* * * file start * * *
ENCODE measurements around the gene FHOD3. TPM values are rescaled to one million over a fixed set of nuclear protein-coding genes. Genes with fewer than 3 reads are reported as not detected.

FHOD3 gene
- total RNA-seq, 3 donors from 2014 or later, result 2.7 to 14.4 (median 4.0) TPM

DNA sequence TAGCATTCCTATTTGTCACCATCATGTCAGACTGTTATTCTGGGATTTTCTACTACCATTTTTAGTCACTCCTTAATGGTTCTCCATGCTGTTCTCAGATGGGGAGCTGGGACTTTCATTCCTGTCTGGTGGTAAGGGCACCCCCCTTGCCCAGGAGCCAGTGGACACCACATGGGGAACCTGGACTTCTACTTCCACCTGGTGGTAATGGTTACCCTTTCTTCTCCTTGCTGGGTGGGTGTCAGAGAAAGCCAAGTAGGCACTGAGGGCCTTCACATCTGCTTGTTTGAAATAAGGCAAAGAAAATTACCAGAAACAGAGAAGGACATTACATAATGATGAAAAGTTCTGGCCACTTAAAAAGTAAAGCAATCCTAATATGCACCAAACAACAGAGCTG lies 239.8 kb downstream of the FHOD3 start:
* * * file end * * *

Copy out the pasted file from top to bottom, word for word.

ENCODE measurements around the gene FHOD3. TPM values are rescaled to one million over a fixed set of nuclear protein-coding genes. Genes with fewer than 3 reads are reported as not detected.

FHOD3 gene
- total RNA-seq, 3 donors from 2014 or later, result 2.7 to 14.4 (median 4.0) TPM

DNA sequence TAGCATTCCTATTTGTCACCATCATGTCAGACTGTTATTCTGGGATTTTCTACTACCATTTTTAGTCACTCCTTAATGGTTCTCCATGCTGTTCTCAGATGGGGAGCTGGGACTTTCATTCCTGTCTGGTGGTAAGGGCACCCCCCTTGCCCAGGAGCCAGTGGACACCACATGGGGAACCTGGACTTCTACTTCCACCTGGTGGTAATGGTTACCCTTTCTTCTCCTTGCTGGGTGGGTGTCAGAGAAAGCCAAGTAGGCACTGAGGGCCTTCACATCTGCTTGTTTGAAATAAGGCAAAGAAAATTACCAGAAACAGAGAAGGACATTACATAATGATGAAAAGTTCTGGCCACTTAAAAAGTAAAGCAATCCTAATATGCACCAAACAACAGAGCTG lies 239.8 kb downstream of the FHOD3 start: